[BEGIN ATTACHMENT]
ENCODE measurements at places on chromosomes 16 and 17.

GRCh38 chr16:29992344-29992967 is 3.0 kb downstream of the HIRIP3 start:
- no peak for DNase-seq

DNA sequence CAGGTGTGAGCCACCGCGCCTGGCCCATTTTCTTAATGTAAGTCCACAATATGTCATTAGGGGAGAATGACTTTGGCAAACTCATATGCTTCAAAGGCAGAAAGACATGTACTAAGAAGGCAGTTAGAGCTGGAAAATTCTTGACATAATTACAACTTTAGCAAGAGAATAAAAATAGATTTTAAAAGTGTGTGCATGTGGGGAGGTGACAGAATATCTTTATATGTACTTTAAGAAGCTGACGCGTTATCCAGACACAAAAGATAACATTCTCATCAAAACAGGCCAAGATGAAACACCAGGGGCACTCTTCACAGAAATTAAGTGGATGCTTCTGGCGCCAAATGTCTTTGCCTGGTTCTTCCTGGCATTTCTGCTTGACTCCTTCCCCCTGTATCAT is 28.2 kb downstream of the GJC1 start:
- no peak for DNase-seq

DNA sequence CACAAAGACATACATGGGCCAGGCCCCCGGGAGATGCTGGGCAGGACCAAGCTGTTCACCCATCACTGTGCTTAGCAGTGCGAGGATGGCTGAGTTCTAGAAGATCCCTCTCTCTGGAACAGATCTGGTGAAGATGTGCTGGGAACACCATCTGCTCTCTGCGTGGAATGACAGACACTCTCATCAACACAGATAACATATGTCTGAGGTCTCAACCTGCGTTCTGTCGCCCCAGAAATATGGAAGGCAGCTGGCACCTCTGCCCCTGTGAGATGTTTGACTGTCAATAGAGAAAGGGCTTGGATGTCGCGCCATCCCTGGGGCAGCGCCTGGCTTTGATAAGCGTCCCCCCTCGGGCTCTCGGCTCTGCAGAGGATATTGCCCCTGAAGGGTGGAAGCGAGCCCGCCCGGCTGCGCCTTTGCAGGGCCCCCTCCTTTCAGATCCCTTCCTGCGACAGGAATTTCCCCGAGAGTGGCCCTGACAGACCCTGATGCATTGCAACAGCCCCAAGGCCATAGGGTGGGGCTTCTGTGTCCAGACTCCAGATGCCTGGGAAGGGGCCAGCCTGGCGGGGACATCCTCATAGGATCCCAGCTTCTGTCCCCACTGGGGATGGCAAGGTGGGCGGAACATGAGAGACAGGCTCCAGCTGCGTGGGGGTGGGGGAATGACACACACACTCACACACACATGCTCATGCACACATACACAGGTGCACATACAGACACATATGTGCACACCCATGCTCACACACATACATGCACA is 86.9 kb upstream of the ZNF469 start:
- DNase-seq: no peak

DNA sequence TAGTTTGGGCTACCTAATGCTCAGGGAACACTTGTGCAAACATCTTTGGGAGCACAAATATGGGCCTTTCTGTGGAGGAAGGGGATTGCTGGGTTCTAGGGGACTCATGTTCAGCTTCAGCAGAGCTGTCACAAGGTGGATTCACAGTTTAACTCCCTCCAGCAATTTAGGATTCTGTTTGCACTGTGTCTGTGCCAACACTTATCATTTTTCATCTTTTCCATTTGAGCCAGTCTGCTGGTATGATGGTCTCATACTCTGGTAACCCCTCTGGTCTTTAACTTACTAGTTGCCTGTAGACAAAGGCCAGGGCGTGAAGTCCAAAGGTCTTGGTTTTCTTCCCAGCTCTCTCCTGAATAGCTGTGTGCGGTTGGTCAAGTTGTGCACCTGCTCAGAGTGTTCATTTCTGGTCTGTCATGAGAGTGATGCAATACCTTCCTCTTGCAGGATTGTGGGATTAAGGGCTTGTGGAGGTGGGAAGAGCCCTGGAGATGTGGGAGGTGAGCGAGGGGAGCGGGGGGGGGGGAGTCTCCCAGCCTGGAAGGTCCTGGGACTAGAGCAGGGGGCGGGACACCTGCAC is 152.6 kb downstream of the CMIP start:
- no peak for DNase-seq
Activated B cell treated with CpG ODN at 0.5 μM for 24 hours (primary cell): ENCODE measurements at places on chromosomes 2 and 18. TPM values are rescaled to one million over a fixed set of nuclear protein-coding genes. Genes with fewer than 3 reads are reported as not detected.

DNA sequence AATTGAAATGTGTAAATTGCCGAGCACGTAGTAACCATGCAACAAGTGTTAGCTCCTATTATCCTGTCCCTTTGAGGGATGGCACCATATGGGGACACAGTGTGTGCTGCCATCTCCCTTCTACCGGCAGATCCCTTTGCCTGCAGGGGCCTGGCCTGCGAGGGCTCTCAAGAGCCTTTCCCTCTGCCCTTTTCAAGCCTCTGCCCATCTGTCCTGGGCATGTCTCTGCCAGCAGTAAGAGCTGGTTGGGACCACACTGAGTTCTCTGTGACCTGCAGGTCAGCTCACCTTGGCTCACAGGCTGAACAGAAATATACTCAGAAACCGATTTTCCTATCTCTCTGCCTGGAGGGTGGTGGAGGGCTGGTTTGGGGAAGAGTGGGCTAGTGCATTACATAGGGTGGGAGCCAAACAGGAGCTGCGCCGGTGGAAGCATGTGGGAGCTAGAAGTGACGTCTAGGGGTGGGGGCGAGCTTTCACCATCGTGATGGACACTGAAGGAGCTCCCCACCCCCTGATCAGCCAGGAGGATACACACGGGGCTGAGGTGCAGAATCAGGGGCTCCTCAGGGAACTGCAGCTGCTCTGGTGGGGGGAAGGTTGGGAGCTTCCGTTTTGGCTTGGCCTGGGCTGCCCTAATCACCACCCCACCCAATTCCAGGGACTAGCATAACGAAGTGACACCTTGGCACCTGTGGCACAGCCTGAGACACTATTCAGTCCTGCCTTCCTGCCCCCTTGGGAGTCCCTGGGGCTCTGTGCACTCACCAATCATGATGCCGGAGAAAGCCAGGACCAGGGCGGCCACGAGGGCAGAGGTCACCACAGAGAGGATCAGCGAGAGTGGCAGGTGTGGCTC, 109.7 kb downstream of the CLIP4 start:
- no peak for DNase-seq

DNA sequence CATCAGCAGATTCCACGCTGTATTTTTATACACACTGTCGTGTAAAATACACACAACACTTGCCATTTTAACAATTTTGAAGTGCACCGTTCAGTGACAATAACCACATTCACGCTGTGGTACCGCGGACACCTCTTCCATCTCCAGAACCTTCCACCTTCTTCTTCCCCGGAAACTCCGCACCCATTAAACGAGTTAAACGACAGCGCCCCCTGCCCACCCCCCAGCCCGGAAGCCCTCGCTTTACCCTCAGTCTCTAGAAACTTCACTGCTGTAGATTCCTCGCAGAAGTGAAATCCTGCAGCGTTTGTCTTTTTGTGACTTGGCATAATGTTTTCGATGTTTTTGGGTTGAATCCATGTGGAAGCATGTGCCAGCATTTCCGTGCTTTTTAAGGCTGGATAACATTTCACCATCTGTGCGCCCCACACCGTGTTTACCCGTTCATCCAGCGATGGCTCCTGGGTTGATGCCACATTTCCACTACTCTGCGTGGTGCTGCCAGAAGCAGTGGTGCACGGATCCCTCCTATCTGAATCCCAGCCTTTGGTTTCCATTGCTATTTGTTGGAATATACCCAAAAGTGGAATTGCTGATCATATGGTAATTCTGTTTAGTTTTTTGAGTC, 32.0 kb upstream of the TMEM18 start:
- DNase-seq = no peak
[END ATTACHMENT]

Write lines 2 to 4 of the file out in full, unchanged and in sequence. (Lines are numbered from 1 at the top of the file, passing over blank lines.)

GRCh38 chr16:29992344-29992967 is 3.0 kb downstream of the HIRIP3 start:
- no peak for DNase-seq

DNA sequence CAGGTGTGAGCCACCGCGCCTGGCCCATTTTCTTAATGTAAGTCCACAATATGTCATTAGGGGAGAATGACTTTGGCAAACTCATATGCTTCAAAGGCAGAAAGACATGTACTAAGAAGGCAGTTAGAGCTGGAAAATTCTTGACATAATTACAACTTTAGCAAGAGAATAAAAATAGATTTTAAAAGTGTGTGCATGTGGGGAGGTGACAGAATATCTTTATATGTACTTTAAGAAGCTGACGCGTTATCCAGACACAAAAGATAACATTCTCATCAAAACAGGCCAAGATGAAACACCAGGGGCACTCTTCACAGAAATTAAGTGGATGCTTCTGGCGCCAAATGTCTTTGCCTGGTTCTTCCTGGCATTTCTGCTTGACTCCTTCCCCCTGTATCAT is 28.2 kb downstream of the GJC1 start: